In electromagnetic flow measurement, an electrical voltage is generated by the interaction between the flow velocity of a liquid and a magnetic field. This principle is based on Faraday's law of induction. According to this law, an electric field strength is generated by an electrically conductive liquid flowing through a magnetic field.
The medium flows through an insulated lined pipe. Two diametrically opposed electrodes are attached to the pipe wall, which are perpendicular to the magnetic field and the direction of flow (see Fig. 2-14). The voltage tapped via the electrodes is proportional to the average flow velocity. A transmitter is used to separate the useful signal from the considerably larger interference signal. A laminar-flowing fluid is required to keep the measurement error as low as possible. For this purpose, a calming distance of three to five times the pipe diameter should be provided. This should also be taken into account for previous cross-sectional changes and bends.
The type of signal processing is determined by the field excitation (direct or alternating field). Alternating fields prevent electrochemical polarization of the electrodes. The physical basis is based on the Lorentz field strength E (eq. 2-20).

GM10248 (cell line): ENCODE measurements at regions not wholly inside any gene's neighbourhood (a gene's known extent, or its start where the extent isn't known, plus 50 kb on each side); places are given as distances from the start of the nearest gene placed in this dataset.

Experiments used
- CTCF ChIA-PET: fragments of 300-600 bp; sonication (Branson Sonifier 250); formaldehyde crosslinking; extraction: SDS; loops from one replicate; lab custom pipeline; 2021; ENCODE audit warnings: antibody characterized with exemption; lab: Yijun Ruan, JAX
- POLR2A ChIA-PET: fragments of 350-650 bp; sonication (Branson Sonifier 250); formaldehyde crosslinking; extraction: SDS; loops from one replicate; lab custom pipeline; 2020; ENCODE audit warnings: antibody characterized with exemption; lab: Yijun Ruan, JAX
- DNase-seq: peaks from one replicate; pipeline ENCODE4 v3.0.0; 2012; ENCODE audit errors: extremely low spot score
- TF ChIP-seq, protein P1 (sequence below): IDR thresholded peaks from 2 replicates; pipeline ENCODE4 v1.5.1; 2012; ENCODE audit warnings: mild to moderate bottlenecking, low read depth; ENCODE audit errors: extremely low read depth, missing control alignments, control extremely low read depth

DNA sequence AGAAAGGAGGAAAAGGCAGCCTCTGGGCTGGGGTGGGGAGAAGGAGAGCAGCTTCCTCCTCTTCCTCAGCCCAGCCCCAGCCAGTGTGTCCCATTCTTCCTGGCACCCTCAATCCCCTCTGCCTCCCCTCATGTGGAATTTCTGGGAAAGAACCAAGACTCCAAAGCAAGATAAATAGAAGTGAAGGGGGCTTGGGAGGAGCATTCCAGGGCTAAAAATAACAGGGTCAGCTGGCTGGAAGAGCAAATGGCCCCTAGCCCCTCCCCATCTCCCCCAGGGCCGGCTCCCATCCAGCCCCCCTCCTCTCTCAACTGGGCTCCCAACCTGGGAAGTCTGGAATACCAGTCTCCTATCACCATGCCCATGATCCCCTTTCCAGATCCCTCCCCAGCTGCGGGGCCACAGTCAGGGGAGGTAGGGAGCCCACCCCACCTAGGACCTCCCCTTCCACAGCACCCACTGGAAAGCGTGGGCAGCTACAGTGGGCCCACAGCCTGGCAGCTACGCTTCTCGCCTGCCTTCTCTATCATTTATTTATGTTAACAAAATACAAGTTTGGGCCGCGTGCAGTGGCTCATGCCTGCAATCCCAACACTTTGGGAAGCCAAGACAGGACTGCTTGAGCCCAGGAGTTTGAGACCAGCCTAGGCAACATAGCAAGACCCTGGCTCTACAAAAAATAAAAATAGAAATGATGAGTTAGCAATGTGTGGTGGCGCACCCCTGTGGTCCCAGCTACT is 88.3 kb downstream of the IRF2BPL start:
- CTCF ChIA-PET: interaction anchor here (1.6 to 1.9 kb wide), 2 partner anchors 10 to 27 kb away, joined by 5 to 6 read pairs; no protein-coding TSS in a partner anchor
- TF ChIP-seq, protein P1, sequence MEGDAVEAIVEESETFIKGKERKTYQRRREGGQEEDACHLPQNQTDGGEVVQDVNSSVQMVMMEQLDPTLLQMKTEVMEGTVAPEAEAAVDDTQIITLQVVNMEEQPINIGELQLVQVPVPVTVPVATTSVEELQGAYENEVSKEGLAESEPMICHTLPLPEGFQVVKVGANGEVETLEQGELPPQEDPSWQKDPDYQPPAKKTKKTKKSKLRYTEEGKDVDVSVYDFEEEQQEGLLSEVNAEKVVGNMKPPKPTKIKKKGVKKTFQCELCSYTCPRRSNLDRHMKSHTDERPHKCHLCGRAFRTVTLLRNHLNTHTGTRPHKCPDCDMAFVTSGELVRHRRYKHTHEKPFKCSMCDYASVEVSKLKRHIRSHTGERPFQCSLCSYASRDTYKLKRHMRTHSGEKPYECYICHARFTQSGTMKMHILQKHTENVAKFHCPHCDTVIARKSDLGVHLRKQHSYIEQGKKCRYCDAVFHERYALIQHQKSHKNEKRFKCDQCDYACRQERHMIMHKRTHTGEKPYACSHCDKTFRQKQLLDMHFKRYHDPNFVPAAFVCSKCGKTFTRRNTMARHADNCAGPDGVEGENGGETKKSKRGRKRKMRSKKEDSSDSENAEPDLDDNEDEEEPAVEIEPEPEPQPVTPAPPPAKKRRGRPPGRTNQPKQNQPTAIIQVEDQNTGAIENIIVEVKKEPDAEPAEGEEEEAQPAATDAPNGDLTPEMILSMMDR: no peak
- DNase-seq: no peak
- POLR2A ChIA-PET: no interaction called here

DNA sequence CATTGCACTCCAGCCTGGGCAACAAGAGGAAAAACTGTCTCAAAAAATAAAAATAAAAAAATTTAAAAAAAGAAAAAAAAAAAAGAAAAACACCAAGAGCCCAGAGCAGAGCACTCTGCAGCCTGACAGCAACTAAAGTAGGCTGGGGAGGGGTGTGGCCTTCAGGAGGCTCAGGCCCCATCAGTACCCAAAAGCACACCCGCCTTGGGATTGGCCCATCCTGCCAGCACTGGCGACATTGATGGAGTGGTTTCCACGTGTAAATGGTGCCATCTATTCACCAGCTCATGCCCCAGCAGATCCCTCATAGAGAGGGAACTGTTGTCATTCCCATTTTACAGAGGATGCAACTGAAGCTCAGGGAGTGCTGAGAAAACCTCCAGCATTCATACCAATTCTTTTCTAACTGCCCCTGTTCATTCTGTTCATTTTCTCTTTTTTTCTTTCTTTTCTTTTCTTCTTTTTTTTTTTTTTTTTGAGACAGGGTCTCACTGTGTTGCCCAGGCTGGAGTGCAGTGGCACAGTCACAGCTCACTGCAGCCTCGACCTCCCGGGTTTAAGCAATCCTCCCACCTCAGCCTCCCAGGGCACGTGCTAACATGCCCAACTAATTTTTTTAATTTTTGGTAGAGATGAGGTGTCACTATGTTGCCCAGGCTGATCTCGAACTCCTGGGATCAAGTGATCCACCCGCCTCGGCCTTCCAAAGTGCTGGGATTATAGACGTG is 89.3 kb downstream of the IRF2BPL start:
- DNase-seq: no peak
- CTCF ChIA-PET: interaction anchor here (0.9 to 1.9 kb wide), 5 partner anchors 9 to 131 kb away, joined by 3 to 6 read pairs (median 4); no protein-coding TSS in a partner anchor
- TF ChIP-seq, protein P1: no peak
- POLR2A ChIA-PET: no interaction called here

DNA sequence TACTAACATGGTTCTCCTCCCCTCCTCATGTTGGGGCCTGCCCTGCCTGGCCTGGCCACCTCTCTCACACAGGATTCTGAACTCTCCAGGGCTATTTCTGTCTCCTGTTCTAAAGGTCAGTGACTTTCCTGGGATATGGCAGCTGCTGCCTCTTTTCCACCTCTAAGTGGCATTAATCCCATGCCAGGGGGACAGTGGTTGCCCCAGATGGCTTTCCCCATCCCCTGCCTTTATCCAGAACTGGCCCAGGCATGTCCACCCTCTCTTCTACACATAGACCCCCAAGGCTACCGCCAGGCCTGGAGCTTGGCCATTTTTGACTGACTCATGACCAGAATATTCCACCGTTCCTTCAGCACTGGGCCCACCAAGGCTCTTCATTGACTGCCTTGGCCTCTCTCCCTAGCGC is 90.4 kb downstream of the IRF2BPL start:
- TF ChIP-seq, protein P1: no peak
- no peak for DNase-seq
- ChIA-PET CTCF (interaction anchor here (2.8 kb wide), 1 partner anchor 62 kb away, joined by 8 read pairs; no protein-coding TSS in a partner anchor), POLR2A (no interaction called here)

With Ue=E∙d the equation (eq. 2-21) follows, provided that the velocity v is orthogonal to the direction of the field B:
From the (eq. 2-23) it can be seen that the voltage Ue is proportional to the volume flow rate Q. Although the electrical conductivity of the medium is not part of the equation, it must not fall below a lower limit value of approx. 100 µS/m. If the conductivity is lower, the measuring voltage Ue can collapse when the system is loaded by the input resistance of the measuring amplifier.
The advantages of this measuring principle are that the physical properties of the medium, such as pressure, temperature and viscosity, are independent. In addition, the system is practically wear and maintenance-free, as no mechanically moving parts are used. The method is well suited for measuring contaminated liquids such as sludge or solids. Likewise, no additional pressure loss is caused by an internal measuring body or a cross-sectional constriction. The analog output signal also has good linearity over a wide dynamic range.
However, the measuring principle can only be used with electrically conductive liquids. Deposits in the measuring tube can also cause cross-sectional constrictions that lead to measurement errors. The temperature restriction and the minimum flow velocity (up to 250 °C, min 0.5 m/s) are also disadvantageous.
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